bradwhitford400 Aerosmith guitarist Brad Whitford says he’s not holding his breath for another record – but he’d prefer it if Music From Another Dimension wasn’t their final album.

The 2012 release, which received mixed reviews, came after the band endured a tumultuous period that saw frontman Steven Tyler fall off the wagon, fall out with his colleagues and come close to being fired.

Whitford said last month that Aerosmith “kind of felt abandoned” while Tyler concentrated on his country rock solo album, which had forced them to change touring plans.

When asked about the chances of recording a 16th record, Whitford tells Eddie Trunk, “I really don’t know. Joe Perry and I are in the trenches digging away. We’re certainly capable of sitting down with the rest of the guys and writing music. If that happens, great. But I’m not going to hold my breath. I really don’t know.”

He says he’s “not really” happy with the idea of their last album really being their last release, adding that he’d wanted to approach the project differently but he “couldn’t get anybody to go along” with him.

“I said, ‘Let’s go record this the same way we recorded Toys In The Attic and Rocks.’ Aerosmith is such a good band that I wanted to basically record live, because we play so well together. Nobody, including my producer, would go along with that. I was just, ‘Man, what’s wrong with these guys?’ That’s the one thing I hate about Pro Tools – you can use it as a tape machine or you can use it as this crutch. ‘Oh, everything will be on this grid. It’s so easy to edit.’ I said, ‘Was it so tough to edit in the old days?’ I mean, what the f–k?”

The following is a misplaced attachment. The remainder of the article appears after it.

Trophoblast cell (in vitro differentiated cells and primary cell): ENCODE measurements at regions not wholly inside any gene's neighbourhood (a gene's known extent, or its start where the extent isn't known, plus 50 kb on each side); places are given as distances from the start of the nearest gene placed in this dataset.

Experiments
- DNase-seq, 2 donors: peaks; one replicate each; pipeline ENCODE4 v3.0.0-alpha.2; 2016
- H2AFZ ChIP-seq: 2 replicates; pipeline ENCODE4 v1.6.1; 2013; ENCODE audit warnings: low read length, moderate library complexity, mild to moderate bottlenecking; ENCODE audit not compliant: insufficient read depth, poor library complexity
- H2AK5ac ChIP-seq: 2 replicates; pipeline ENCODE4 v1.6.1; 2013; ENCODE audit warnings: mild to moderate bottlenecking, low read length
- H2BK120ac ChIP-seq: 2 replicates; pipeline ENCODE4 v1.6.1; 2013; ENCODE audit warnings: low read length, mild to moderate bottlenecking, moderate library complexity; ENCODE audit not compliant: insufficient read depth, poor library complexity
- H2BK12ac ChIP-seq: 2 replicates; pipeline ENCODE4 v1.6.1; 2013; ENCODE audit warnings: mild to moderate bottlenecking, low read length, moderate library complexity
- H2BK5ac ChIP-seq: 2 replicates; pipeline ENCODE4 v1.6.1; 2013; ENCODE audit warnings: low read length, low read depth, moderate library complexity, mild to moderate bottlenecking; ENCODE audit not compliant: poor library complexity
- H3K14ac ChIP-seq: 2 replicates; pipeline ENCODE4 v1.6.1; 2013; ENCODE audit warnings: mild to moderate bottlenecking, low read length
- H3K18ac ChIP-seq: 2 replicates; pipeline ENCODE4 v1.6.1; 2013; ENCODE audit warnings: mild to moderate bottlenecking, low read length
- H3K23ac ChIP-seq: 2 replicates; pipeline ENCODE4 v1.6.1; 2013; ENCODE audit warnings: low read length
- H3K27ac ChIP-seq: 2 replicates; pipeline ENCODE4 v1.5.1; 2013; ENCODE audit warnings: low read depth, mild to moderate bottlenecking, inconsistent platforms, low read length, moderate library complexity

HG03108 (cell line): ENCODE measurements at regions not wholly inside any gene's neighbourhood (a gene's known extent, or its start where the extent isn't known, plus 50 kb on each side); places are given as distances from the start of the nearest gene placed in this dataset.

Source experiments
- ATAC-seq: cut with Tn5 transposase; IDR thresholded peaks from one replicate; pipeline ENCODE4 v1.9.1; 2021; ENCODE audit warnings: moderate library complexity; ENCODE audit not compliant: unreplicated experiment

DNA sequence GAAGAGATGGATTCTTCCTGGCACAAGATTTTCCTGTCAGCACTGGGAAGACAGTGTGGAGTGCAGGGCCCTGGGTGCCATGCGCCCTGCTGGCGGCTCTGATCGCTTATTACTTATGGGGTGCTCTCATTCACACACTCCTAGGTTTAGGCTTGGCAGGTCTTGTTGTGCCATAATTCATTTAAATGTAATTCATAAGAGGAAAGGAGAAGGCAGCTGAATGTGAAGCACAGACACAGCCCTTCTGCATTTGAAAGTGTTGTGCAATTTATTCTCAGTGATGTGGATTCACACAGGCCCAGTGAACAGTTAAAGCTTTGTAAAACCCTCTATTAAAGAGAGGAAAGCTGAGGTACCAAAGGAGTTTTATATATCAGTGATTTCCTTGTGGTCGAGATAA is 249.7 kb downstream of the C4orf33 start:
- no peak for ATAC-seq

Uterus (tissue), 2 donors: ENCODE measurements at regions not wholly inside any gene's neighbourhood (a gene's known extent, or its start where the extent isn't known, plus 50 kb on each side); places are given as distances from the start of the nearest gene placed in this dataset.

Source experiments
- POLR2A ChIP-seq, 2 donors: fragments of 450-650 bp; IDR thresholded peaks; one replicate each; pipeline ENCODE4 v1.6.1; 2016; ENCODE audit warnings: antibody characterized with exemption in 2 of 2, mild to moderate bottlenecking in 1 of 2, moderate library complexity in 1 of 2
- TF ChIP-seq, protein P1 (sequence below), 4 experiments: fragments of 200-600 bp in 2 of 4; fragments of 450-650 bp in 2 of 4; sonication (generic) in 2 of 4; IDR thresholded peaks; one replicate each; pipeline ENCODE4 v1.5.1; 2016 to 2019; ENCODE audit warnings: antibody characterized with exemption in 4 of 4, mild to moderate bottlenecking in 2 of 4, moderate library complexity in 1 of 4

Whitford continues to work with Derek St. Holmes on their reactivated Whitford St. Holmes project.

Listen to Eddie’s podcast with Brad Whitford,

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  • Doug R. on

    Please guys, listen to Brad! Go back to the old days, it’s no coincidence that Aerosmith’s best music came from the 70’s, when recording an album was fun, and not a f-king ‘job!’ Think long, think wrong, just start jamming, record it, and then “Just Push Play!” 😉

  • T on

    Working “on a grid” (like protools) does have many practical advantages, especially for fixing and re-arranging things later on, but I see no reason why a great band like Aerosmith couldn’t bang out a record played live, as they have in the past. Personally, I don’t mind some minor “stray notes”, if it produces a raw kick ass rock record. We need more of those.

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